The Government Communication Service (GCS) internship offers a unique opportunity to develop your skills and the chance to work across a wide range of communications disciplines, delivering cutting edge work for the UK government.
Applications for the 2020 Internship are now closed.
6 to 12 weeks paid internship
We offer a 6 to 12 week paid internship within either a government department or public body. This will give you experience in what it’s like to be a government communicator in the Civil Service.
You will be subject to an intensive programme of communications profession activities. This includes a one-day induction into the Government Communication Service. You will get communications training sessions, a careers workshop and attend networking events.
Salary: £350 per week.
Location: most placements are in London. You may also get a position across the UK. If you are available to work in other cities apart from London, state this when filling in your application. Note that we cannot guarantee that we can match you to your preferred option.
We are looking for motivated students interested in a career in government communications. You must be passionate about working on important issues. You will work across a wide range of communications disciplines and help deliver cutting edge work for the UK government.
You will contribute to exciting new ideas and real issues that affect real people. You could find yourself:
- conducting research and analysing audience insight;
- assisting with the creation and implementation of campaigns;
- creating innovative content for social media;
- working in a busy media office and with senior officials;
- organising events across the UK;
- providing project support; or
- working on a major staff engagement programme.
Recruitment process and assessment criteria
- An online test
- Your CV and statement of suitability
- Telephone interview
You will be assessed according to the following competencies and behaviours:
- Seeing the bigger picture (Level 1)
- Working together (Level 1)
- GCS Technical Competency framework – Insight (Level 1)
You need to refer to the GCS Competency Framework and Success Profiles – Behaviours for more information.
Successful candidates will be:
- Interested in news stories and have an understanding of current affairs;
- Able to determine appropriate communication tools and channels to deliver key messages;
- Able to evaluate the impact and effectiveness of campaigns;
- Flexible, proactive and able to work under pressure to deadlines;
- Passionate about making a difference;
- Good written and oral communicators;
- Organised and creative; and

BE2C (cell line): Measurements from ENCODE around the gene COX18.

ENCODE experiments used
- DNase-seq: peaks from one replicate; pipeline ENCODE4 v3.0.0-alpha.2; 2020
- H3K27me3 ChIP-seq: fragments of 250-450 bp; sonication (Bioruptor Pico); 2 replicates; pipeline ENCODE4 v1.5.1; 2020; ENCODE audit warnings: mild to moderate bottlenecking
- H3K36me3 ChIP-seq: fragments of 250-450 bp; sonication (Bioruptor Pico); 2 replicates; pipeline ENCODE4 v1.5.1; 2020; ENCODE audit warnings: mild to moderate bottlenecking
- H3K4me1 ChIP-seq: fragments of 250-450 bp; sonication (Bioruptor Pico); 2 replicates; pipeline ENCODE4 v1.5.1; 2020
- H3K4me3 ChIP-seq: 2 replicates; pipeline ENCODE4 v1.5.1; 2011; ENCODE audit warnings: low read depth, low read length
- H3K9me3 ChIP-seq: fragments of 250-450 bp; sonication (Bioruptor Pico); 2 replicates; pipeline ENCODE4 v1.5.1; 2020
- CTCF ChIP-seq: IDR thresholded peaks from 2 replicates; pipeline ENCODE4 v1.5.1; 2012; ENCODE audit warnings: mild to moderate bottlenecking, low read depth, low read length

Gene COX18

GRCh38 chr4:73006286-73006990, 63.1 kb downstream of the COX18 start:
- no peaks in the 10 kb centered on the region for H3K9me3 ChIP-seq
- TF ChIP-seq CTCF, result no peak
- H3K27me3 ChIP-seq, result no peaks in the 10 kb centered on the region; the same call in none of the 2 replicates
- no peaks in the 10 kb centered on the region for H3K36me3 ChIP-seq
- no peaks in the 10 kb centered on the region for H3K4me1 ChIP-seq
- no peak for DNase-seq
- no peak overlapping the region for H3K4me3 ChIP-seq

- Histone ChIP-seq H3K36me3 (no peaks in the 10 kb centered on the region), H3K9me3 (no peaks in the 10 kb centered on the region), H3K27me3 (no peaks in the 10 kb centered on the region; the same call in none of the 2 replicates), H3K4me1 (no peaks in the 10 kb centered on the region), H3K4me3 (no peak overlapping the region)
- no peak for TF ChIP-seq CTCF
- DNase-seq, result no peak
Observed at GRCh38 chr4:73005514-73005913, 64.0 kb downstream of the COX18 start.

- Able to show the ability to work effectively, independently and as part of a team
Due to the high number of submissions, we are unable to provide feedback to candidates who are unsuccessful in the application sift.
Eligibility: who can apply
The GCS internship is aimed at students from diverse backgrounds at the university level or completing a degree equivalent qualification (NVQ level 6).
You need to refer to the eligibility criteria set out in the candidate information pack.
To apply, candidates must:
- Be in their final two years at university or a 2019 graduate – in a communications-related subject (awarded or expected) or
- Be working towards a degree equivalent qualification (NVQ level 6)
- Meet the nationality requirement and the right to work in the UK requirement: Open to UK, Commonwealth and European Economic Area (EEA) and certain non-EEA nationals.
- You must be a British citizen to work in some placements, and additional clearance checks may be required depending on your placement. Please note your placement and start date is dependent upon completion of security clearance.
Candidates must also be from one or more of the following backgrounds:
- Black, Asian and Minority Ethnic (BAME)
- Lower socioeconomic background
- Care leaver background
- Candidates who consider themselves to have a disability
We assess social and economic background using questions based mainly on family background.
Guaranteed Interview Scheme
The Civil Service embraces diversity and promotes equality of opportunity. There is a guaranteed interview scheme (GIS) for candidates with disabilities who meet the minimum selection criteria. Providing you meet these minimum criteria, we can guarantee you a telephone interview.
Contact the Government Recruitment Service by email GCSProfession.firstname.lastname@example.org before the closing date to discuss your needs or any reasonable adjustments.
Your placement and start date are dependent upon successful completion of security clearance.
The timeline and process are subject to change:
- Application deadline: 20 December 2019
- Expected telephone interviews: February 2020
- Matching and job offer: March 2020
- Pre-appointment checks: March 2020
- Begin roles: July 2020, with opportunities to start placement earlier